This week the Department for Health and Human Services (HHS) announced proposed rules that would update and clarify regulations for the Stark Law and the anti-kickback statute. HHS has acknowledged the rules as they currently stand were developed in a fee-for-service healthcare landscape, and they must be modified to fit the shift to value-based arrangements.
The Stark Law
When the Stark Law was implemented, the healthcare landscape was deeply set in the fee-for-service model. That’s why this law focused on ensuring providers would not make decisions based on profit. The Stark Law prohibits providers from referring Medicare beneficiaries for certain services if they have a financial connection to the entity that provides the service.
While this is an important rule, the shift toward value-based arrangements started to blur the line. Some providers may have chosen not to enter value-based agreements due to concerns over civil penalties for even unintentionally violating the law. From the initial request for comment, organizations told the Centers for Medicare and Medicare Services (CMS) that they have to invest a significant amount of money to understand and comply with the Stark Law.
The proposed changes to the Stark Law include permanent exceptions for value-based arrangements. CMS stated that legitimate activities to coordinate and improve the quality of care for patients under a value-based agreement between providers and healthcare facilities would not be penalized. This ruling would apply to providers with Medicare and non-Medicare patients. CMS also includes more guidance on key requirements of the law in an attempt to make it simpler for practices to understand and comply with the law.
The Anti-Kickback Statute
The federal anti-kickback statute is a law that prohibits providers from knowingly and willfully offering, paying, soliciting, or receiving remuneration to induce or reward the referral of services under federal health programs like Medicare and Medicaid. Violation of this law would result in criminal penalties. While an important law, HHS announced the need to revise the law to allow for care coordination that happens in value-based care, such as arrangements that involve taking on downside financial risk or those the reimburse based on quality, health outcomes, and efficiency.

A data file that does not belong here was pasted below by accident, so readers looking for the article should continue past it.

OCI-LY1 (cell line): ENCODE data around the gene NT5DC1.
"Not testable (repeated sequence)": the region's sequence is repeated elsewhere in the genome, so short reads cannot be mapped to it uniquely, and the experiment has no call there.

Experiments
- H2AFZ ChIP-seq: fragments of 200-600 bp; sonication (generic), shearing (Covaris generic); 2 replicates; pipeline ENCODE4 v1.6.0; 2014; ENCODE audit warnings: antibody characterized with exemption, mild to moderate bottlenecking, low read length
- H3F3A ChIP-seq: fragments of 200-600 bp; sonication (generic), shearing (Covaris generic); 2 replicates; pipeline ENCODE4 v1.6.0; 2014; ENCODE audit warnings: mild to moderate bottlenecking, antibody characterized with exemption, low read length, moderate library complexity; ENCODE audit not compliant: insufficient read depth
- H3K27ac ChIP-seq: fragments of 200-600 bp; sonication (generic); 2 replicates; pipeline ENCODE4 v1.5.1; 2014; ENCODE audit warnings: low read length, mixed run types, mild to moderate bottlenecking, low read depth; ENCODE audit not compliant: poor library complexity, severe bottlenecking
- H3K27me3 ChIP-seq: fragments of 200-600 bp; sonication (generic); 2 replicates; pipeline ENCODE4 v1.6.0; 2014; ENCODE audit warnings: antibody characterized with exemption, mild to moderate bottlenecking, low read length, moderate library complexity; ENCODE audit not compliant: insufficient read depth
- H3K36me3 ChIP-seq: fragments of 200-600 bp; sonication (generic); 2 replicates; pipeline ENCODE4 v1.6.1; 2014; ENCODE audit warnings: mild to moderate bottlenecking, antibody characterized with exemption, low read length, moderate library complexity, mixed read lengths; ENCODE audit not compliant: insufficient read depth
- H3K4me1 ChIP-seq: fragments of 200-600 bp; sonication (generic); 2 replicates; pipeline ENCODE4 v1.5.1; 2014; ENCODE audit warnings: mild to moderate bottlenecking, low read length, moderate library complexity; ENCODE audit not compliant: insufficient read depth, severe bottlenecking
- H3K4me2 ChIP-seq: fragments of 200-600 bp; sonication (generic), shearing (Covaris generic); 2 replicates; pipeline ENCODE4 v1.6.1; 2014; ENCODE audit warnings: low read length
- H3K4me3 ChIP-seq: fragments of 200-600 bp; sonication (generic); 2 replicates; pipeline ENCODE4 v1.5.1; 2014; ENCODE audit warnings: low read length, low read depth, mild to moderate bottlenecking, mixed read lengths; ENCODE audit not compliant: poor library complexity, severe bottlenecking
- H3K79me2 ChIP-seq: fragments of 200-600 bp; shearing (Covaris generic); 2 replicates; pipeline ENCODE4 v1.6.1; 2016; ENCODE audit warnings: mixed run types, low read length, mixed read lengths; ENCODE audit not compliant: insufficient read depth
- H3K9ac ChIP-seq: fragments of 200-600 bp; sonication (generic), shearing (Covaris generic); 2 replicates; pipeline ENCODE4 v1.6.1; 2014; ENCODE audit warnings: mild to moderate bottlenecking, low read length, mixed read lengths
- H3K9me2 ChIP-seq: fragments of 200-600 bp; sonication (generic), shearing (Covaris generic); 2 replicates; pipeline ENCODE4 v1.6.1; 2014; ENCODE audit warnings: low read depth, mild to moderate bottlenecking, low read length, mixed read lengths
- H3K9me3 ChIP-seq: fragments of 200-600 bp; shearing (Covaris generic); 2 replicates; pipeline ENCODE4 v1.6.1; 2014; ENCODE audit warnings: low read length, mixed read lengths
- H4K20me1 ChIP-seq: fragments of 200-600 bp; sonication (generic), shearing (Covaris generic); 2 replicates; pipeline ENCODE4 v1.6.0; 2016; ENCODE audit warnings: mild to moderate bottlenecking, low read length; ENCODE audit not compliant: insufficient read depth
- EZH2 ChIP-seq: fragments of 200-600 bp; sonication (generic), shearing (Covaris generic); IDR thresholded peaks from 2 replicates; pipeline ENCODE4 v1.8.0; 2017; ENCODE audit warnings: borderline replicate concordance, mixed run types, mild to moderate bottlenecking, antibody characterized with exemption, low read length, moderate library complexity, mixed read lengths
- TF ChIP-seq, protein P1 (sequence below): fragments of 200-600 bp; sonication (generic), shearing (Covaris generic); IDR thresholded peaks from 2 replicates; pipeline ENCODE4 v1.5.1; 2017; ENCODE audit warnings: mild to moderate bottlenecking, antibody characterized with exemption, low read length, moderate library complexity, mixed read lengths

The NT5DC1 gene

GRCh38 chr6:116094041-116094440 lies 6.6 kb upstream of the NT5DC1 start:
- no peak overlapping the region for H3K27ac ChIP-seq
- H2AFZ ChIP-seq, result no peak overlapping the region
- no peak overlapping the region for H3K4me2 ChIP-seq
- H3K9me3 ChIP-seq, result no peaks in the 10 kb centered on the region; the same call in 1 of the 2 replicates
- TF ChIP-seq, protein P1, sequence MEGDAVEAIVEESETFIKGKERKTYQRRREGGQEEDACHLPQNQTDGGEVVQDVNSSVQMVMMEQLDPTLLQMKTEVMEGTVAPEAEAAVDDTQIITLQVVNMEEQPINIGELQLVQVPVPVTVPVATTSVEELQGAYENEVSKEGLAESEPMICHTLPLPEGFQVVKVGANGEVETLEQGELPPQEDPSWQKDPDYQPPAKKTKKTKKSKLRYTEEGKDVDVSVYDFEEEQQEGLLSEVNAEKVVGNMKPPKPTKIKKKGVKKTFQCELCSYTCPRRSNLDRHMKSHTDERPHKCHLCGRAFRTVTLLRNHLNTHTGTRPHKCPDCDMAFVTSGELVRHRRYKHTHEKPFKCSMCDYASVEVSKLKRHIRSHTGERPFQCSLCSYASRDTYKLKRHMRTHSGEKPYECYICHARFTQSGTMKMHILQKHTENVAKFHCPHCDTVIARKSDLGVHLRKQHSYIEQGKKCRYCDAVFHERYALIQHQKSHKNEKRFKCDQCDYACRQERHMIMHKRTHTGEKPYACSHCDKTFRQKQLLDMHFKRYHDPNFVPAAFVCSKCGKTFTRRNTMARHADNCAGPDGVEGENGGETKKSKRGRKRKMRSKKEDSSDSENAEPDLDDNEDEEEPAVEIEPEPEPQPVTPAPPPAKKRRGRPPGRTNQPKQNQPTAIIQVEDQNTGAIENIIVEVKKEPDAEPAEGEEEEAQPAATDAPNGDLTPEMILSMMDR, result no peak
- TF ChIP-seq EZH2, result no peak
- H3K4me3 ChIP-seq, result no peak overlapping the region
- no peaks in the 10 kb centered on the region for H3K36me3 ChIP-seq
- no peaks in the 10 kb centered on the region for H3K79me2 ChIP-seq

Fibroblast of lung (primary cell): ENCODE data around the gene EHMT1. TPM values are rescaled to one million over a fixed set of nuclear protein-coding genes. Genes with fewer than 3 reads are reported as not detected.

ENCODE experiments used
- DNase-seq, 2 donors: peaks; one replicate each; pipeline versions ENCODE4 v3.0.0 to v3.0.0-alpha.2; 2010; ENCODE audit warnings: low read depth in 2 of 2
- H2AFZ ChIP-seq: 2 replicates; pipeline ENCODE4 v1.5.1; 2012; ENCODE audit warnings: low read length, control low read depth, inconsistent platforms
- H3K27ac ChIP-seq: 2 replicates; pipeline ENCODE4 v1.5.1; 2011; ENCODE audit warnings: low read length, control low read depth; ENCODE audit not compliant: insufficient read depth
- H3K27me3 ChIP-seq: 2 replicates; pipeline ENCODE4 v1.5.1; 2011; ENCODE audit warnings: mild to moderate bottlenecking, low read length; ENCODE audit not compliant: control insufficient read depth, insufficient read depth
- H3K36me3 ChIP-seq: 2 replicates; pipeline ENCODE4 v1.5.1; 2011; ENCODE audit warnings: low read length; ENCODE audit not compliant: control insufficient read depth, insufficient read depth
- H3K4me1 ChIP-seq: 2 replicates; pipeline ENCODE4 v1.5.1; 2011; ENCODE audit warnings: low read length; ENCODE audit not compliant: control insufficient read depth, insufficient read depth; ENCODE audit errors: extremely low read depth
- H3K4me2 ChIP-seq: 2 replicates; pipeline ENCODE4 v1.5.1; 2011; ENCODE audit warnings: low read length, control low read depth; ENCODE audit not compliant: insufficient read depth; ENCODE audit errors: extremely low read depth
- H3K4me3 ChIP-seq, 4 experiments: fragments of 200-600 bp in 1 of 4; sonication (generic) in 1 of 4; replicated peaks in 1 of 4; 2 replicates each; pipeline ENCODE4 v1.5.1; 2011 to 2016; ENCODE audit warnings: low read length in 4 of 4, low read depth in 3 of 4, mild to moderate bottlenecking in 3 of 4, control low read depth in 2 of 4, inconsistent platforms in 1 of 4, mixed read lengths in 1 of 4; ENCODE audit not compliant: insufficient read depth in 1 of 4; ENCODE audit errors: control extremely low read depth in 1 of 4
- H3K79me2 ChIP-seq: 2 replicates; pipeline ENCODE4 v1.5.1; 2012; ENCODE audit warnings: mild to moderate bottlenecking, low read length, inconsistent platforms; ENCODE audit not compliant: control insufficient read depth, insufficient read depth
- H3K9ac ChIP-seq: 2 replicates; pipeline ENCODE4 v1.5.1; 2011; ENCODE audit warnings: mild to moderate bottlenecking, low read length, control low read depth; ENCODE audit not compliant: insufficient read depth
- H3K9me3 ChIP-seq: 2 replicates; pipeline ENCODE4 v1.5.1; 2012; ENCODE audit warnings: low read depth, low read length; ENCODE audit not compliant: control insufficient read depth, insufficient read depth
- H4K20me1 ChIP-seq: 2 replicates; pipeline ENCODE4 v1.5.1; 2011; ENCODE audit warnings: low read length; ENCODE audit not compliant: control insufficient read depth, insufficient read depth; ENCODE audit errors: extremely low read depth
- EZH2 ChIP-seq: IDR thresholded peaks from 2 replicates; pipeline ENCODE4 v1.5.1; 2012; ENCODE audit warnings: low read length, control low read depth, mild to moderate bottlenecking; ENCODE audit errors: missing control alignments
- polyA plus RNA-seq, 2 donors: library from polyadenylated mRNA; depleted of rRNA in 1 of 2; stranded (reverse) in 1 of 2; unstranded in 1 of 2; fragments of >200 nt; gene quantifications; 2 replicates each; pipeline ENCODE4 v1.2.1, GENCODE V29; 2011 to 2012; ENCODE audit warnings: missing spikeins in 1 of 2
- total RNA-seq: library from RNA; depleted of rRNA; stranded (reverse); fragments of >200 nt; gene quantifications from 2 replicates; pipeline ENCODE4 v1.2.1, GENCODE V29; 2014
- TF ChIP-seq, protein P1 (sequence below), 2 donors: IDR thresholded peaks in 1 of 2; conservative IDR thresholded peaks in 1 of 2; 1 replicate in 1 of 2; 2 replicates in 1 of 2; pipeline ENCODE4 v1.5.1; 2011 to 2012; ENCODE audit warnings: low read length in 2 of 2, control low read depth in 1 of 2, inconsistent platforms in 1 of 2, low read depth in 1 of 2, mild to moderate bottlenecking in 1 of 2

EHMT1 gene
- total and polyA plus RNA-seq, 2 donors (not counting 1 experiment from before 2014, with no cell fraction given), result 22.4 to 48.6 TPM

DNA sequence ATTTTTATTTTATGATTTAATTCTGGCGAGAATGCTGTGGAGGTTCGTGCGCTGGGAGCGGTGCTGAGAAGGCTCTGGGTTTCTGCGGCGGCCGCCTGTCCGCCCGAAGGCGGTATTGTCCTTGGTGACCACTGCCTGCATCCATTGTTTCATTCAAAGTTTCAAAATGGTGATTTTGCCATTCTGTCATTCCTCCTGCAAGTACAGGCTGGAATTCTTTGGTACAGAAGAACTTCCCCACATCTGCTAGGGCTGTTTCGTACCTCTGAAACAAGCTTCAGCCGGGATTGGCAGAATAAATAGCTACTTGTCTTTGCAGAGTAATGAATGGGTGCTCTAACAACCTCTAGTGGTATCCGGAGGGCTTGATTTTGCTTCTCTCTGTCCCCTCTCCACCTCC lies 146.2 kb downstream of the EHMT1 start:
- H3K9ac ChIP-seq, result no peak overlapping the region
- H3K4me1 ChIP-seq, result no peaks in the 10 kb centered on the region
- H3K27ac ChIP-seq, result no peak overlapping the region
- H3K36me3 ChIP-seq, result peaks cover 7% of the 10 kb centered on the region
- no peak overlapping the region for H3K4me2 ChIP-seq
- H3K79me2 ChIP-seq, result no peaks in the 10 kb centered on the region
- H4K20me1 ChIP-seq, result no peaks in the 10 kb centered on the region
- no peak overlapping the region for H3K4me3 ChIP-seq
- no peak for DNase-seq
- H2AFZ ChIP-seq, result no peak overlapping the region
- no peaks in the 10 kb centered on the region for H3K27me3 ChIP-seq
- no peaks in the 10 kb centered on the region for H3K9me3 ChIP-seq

HHS proposed several changes to regulations to allow providers to engage in value-based care. Multiple new safe harbors were proposed to accommodate value-based care. It has been thought that the anti-kickback statute has unnecessarily limited the ways healthcare providers can coordinate care for patients. The new safe harbors make it easier for healthcare providers to comply with the law because of the increase in value-based care specific safe harbors. The new safe harbors cover value-based arrangements, CMS-sponsored models, patient engagement, ACO programs, outcomes-based payments, and more.
Community Oncology Alliance (COA) released a statement saying they were pleased with the reforms as a positive first step. Providers will still need clear guidance and eventually the regulations will need to be completely overhauled, according to COA’s statement. The American Medical Association was still reviewing the proposed rule but applauds that the administration has acknowledged the need for reform. However, the Medical Group Management Association said the changes have not fixed the fundamental problems they have with the law.